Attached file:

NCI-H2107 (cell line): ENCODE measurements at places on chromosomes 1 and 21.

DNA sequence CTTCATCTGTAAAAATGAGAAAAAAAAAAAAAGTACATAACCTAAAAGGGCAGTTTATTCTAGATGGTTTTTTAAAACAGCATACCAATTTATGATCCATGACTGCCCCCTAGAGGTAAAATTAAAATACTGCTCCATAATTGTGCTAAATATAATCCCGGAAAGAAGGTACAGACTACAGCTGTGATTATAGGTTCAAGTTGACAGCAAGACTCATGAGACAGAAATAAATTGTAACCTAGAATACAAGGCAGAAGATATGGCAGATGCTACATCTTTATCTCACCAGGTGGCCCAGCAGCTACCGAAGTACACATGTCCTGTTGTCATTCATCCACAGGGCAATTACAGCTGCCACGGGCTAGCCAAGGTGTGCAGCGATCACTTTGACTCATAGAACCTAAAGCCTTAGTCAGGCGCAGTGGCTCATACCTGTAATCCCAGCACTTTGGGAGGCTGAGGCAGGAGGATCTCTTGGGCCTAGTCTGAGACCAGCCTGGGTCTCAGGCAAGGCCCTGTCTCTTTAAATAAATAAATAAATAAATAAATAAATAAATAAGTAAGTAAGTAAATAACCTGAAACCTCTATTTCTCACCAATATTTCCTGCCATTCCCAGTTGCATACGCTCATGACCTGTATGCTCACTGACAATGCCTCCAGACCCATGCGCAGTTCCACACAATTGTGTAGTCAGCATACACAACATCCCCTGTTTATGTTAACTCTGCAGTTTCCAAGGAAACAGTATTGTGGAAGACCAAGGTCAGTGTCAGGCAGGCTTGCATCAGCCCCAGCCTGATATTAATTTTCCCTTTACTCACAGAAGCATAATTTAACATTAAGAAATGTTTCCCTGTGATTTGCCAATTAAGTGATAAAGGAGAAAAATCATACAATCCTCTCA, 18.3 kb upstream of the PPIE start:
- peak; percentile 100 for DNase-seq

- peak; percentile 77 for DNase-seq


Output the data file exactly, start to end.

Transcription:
NCI-H2107 (cell line): ENCODE measurements at places on chromosomes 1 and 21.

DNA sequence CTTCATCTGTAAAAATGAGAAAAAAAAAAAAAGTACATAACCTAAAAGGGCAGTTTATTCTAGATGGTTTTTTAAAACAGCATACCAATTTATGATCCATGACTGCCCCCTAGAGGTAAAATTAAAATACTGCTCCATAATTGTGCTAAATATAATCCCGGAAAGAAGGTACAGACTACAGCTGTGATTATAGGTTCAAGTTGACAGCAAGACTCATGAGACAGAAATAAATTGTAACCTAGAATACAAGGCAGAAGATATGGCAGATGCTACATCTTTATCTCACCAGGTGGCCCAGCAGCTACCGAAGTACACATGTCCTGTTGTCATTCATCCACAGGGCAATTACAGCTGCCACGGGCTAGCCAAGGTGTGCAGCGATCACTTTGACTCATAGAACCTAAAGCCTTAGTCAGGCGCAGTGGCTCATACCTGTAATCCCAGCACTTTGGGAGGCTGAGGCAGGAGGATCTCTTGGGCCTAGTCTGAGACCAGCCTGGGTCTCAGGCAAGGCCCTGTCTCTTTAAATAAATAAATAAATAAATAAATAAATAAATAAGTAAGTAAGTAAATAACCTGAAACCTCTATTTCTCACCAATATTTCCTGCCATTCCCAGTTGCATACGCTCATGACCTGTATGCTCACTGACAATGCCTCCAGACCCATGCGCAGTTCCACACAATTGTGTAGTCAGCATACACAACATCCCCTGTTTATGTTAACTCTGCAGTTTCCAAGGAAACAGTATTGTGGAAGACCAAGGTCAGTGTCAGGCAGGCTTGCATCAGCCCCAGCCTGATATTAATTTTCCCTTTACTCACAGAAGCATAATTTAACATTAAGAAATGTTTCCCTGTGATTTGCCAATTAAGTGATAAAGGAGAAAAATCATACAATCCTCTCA, 18.3 kb upstream of the PPIE start:
- peak; percentile 100 for DNase-seq

- peak; percentile 77 for DNase-seq